The photos below are of Mizgefta Shêx Muteher (Sheikh Muteher Mosque; photos 1, 2 and 3), Mizgefta Behram (Behram Mosque, photos 4, 5 & 6), The Grand Mosque of Amed (photos 7 & 8), and of a hand-written bible kept at the St. Mary Church (photo 9).

Behram Mosque was built in 1565. It is built in Amed’s distinctive architectural style with alternating layers of limestone and black basalt stone, contrasted with white mortar. I used a black and white filter on the sixth photo because the limestone has turned yellow: the building is in need of a good power-wash.

I love the mosque’s double-gallery with its massive pillars. The mosque was designed by Mimar Sinan, for a period the Ottoman Empire’s chief architect. There are more significant mosques and churches, but I won’t get into detail about those.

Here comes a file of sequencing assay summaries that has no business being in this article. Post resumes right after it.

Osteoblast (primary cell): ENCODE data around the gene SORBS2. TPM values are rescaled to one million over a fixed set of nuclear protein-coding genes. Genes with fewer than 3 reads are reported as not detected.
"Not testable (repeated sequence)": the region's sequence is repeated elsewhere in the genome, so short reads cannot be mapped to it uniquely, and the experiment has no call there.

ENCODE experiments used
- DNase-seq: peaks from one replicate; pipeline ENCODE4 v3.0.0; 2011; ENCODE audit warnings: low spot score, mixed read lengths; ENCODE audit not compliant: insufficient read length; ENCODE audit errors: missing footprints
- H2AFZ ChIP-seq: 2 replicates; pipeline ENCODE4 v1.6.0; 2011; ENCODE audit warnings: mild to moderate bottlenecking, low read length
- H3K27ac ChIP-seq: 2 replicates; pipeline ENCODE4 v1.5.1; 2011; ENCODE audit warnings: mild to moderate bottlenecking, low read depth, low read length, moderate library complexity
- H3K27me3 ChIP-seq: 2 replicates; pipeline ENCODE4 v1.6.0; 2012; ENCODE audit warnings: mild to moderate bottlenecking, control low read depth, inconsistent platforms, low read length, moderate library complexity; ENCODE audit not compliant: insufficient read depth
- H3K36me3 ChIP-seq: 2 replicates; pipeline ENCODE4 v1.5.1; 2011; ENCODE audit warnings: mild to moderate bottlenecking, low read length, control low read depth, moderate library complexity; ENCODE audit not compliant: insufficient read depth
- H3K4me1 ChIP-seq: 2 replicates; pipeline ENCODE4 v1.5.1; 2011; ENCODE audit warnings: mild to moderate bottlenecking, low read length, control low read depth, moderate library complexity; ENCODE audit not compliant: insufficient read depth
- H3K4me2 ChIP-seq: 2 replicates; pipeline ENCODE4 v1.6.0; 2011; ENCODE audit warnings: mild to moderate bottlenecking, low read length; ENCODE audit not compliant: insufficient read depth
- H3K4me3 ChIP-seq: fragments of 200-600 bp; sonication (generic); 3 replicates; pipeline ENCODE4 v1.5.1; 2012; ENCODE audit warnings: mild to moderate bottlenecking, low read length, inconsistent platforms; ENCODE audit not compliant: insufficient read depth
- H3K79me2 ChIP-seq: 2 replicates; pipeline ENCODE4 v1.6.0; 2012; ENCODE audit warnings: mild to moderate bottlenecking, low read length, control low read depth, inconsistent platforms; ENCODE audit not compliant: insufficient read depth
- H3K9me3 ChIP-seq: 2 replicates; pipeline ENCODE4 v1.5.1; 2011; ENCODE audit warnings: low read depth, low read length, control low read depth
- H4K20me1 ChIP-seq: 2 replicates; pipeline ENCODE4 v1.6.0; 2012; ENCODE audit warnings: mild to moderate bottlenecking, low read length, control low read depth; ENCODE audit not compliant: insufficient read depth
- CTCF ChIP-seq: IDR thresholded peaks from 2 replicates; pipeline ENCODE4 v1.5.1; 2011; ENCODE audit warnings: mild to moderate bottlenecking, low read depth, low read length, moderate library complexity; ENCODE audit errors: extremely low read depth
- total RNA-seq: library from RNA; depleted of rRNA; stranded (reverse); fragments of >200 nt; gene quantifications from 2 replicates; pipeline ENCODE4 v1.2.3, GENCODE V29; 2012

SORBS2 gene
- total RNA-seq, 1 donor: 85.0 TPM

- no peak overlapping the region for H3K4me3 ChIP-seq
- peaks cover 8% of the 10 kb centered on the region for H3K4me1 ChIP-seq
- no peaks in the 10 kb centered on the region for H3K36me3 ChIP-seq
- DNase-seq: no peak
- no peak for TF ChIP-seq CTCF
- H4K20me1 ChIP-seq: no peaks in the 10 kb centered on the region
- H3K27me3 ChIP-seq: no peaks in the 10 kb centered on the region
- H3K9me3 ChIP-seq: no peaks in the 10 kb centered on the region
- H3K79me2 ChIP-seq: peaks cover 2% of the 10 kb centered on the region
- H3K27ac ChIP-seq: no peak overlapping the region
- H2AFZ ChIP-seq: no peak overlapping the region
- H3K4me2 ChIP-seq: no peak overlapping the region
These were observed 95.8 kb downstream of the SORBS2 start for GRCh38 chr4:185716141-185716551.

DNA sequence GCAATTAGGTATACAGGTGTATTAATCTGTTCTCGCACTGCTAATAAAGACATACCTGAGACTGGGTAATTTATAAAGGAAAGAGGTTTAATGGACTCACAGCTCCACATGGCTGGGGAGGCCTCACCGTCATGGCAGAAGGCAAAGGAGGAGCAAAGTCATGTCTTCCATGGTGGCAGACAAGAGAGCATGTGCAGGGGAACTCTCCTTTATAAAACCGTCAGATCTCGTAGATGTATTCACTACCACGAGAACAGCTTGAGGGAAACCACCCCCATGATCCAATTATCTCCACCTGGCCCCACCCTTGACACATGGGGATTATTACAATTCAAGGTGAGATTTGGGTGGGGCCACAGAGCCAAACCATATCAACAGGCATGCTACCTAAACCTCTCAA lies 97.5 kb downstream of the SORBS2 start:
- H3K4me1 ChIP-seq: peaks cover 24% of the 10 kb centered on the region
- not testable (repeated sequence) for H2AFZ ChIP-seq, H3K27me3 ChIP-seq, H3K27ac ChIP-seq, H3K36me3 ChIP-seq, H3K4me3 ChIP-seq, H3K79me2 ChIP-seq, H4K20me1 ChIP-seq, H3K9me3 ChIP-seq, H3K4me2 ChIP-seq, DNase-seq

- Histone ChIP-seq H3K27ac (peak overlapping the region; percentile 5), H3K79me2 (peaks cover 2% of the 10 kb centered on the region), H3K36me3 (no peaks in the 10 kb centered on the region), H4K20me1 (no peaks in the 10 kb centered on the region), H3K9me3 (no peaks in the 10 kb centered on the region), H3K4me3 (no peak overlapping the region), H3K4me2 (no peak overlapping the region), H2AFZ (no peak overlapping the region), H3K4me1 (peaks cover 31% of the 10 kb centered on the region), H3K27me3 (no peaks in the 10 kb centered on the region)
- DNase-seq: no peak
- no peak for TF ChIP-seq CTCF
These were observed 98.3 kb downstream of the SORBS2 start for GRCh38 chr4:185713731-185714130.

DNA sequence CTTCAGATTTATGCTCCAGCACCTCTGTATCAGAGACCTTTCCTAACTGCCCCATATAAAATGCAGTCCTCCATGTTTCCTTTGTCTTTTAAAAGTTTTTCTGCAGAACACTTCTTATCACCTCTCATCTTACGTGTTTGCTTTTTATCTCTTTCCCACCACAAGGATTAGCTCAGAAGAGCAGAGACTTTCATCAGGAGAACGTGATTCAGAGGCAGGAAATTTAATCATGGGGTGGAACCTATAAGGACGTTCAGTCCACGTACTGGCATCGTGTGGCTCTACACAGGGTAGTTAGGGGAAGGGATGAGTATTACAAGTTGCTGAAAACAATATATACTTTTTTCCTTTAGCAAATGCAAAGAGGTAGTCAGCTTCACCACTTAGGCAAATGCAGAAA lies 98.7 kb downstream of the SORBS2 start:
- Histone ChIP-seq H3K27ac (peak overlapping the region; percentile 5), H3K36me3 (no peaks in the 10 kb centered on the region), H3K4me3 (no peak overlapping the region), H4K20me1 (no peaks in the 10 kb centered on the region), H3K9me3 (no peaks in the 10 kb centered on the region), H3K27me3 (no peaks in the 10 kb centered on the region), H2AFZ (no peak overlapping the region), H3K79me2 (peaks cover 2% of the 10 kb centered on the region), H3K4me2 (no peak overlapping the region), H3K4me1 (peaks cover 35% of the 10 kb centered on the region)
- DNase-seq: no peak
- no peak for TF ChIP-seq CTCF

The 21-rayed Kurdish Sun.


The bazaar was another place I frequented a lot. Amed has four historic caravanserais. Caravanserais are the ancient Silk Road’s equivalents of hotels.

Amed’s largest and oldest caravanserai is Delîlan Caravanserai, built around 1200 AD. But the most interesting and exciting is the Hesen Paşa Caravanserai, built 375 years later. The caravanserai has been turned into a social gathering space. There are many cafes, restaurants, breakfast bars, and cultural places (e.g. libraries and bookstores). If you ever found yourself in Amed, I highly recommend getting an extensive Kurdish breakfast here! It is simply amazing.

The photos below are of the Hesen Paşa (photos 1, 2, and 3) and Delîlan Caravanserais (photos 4 and 5).